Solo, just “A” Star Wars Story in a diluting pantheon, arrives light siphoned and suffocated in sable. Its familiar faces, Solo, Lando, Chewie, choked in mesh stockings on a good day, are lucky for a hot ping off a flying motorcade. Amber glints camoring from its shiny Star Wars surfaces imply the notion of a keylight, as Solo’s many lavish, expensive, or expensively slummy looking criminal underbellies are coveted by the film's only luminance.
Cinematographer Bradford Young, who stormed into the narrative feature scene with the white-people-spinning-around-outside-contemplating indie Aint Them Bodies Saints, neglects his Solo characters of light as he often tends to. He illuminates his million dollar Star Wars sets but lets their minglers meld into the shadows. Light is drained from these petty-crime corners of the galaxy and, in effect, the universe is sexier than it’s ever been.
Really, Solo is it’s D.P’s film more than it is the signed off 21 Jump Street directors Phil Lord & Christopher Miller and their replacement Ron Howard. If there was a Jump Street flavored laugh riot shot sometime in Lord & Miller’s months with the film, they’ve been lost at the cutoff of Young’s fiercely underexposed photography and the crowded cutting room floor. The film is never funny. But were laughs really ever meant to sift out the other end of this ink, smog, and haze? A nostalgic chuckle might.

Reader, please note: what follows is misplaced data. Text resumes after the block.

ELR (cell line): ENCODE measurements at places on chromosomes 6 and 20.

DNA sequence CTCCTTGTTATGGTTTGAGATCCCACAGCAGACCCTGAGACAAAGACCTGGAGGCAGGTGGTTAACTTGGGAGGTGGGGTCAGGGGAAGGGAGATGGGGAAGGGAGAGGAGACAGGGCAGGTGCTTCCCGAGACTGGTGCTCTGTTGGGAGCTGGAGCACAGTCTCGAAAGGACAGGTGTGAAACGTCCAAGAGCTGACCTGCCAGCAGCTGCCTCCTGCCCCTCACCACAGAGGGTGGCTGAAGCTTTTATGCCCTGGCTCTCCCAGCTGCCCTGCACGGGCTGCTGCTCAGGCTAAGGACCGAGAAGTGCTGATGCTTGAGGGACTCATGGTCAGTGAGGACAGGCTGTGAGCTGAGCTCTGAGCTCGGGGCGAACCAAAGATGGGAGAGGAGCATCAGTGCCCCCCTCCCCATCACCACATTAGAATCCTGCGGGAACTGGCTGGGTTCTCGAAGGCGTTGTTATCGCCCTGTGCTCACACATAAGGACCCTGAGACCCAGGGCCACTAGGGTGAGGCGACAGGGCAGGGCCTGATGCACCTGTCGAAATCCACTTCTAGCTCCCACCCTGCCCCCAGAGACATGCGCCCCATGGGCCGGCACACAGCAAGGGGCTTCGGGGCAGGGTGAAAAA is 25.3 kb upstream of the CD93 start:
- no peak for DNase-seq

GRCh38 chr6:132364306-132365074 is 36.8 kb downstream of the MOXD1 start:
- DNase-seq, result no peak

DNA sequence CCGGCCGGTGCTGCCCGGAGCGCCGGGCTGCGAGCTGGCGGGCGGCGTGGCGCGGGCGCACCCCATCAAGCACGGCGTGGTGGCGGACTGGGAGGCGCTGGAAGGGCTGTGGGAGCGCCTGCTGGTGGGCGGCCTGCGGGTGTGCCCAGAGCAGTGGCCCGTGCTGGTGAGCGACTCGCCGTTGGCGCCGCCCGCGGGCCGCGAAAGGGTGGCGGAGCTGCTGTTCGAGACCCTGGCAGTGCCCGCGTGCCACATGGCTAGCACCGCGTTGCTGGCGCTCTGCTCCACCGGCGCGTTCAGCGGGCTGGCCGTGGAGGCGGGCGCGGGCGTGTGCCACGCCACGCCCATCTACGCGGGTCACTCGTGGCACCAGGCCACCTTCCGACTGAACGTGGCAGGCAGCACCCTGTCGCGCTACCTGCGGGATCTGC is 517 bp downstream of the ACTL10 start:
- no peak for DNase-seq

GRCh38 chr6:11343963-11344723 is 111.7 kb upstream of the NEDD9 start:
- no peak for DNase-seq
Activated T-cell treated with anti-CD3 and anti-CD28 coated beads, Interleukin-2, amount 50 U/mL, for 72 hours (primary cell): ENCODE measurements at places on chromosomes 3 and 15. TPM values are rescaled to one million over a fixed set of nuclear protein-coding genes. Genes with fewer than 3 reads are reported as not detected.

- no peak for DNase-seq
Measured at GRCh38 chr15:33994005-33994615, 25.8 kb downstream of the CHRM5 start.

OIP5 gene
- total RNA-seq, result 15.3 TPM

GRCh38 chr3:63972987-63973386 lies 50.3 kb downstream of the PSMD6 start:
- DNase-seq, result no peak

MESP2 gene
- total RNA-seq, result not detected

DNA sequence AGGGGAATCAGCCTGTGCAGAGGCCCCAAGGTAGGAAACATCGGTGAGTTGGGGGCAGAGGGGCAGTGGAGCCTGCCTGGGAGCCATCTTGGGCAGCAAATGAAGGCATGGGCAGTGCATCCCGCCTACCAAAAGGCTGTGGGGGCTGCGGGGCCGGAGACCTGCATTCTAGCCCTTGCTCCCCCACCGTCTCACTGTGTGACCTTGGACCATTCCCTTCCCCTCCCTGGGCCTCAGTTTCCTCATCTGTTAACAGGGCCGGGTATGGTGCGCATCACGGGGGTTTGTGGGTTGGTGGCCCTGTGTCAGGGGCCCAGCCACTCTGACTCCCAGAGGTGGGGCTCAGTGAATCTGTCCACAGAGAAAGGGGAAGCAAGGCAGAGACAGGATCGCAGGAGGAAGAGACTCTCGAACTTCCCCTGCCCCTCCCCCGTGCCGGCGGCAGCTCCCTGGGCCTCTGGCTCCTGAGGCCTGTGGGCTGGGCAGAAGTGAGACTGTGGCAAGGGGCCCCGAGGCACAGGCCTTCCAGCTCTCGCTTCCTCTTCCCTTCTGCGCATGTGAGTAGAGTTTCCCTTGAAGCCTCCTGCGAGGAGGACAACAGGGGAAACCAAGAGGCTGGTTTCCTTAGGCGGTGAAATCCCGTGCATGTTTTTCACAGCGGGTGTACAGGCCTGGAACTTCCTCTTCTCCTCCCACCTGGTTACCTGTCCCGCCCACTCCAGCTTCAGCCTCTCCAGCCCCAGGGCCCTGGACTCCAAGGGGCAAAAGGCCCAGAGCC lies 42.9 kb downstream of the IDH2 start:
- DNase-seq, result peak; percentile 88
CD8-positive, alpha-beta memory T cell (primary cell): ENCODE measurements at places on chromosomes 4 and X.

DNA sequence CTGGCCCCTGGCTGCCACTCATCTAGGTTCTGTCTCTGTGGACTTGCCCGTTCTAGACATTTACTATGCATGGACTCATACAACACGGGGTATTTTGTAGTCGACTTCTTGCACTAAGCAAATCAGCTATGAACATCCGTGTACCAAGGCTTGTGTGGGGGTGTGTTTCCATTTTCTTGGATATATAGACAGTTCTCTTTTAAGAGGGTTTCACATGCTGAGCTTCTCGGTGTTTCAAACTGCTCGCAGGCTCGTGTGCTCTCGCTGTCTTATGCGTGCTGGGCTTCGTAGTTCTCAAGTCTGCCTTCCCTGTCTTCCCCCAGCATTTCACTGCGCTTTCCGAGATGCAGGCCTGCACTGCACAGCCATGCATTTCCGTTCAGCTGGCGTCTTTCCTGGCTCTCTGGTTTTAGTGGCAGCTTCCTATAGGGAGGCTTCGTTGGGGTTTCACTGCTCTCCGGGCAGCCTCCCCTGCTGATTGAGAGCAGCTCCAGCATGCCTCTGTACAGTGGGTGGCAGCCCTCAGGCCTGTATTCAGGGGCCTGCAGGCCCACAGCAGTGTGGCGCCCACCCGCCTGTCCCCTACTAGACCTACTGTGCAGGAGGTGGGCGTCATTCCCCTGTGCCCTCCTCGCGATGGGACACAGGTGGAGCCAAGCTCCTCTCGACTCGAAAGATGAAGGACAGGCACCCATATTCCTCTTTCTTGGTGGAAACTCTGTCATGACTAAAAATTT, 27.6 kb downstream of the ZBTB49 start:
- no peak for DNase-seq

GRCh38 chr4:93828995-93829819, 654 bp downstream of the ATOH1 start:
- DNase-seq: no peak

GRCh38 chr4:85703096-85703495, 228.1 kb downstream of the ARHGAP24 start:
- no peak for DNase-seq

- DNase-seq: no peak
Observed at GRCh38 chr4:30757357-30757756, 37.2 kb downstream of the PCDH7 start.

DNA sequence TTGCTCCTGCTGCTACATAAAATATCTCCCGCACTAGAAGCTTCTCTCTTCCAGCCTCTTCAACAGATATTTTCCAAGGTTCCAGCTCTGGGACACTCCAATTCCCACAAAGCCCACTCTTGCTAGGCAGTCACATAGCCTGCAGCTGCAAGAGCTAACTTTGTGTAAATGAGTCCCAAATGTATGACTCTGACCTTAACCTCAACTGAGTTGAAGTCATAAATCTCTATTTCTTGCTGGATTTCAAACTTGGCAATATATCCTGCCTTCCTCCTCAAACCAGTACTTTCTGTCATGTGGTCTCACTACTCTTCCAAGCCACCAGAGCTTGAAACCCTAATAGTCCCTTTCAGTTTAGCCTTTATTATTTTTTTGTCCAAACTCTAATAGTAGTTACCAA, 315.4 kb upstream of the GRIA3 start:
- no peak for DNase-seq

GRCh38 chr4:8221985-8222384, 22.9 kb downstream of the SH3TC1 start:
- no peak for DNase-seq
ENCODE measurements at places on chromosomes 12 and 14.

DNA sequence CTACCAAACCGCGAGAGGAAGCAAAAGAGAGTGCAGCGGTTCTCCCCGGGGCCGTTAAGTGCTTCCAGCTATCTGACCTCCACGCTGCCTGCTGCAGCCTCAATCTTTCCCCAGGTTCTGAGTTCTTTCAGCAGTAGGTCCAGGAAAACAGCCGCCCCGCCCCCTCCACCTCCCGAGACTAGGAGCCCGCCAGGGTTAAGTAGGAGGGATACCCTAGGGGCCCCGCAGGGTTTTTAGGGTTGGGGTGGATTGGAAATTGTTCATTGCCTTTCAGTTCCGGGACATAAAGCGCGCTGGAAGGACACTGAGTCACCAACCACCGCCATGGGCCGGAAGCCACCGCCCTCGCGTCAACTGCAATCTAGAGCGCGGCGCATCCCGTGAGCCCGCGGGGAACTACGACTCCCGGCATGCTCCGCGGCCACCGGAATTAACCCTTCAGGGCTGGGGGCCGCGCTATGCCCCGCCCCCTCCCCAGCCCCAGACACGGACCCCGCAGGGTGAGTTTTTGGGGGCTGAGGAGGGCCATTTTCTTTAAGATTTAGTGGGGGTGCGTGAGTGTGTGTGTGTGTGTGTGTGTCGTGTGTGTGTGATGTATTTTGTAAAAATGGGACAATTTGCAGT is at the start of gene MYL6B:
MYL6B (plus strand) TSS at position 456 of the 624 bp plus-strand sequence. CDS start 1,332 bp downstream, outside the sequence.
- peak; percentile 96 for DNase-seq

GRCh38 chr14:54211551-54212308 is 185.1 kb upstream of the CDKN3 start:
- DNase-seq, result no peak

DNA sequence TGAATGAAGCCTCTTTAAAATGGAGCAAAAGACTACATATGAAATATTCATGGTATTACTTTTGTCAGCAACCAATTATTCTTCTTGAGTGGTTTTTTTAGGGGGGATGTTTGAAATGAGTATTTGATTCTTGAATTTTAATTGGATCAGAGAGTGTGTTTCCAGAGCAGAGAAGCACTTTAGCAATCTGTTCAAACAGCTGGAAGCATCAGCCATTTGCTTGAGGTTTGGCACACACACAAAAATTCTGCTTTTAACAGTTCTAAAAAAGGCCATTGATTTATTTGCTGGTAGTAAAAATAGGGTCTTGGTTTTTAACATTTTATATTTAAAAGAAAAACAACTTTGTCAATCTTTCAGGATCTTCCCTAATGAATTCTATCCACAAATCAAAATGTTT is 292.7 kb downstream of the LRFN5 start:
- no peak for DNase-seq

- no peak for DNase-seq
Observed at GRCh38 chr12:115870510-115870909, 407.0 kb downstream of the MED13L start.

Chewbacca clobbers into the frame as an effigy of horror, strewn in mud and chain, enslaved and unfed under tanning bed shades of a Mimban blue moon — or two — and we’re meant to laugh. We can hardly see Alden’s face relaying his best Ford contortions to Chewie through the dark, so Young’s caliginous insistence renders Solo’s comedy, already dead on paper, moot. And it does nothing to assuage characters who’re kept so busy with mission objectives and technical claptrap (even the actors vocalizing them only vaguely understand) that they hardly say anything at all.
But industry-best special effects and mood lighting will do. A Star Wars style poker game sees two young smugglers hunkering over space goodies at the elbows of alien outlaws — an overhead lamp igniting the wager at a radius that doesn’t succeed the shoulders. Meanwhile, those who benefit most from the criminal swashbuckling of our admirable scum, amble in buoyant garb around a golden bar rimming the top of a flying skyscraper. Solo feeds you a smorgasbord of dingy, interior, appetizer-sized entrees and lets the light show spin its axis — but couldn’t it be more?
Disney’s Star Wars “stories” will materialize on screen ‘til the mysteries of the galaxy, once so far far away, will be too close to have to be imagined. Where did Han source his blaster? How did he buddy up with Chewie? And how did they come into piloting the Millenium Falcon? Solo provides all of the answers.
You'll probably prefer your own.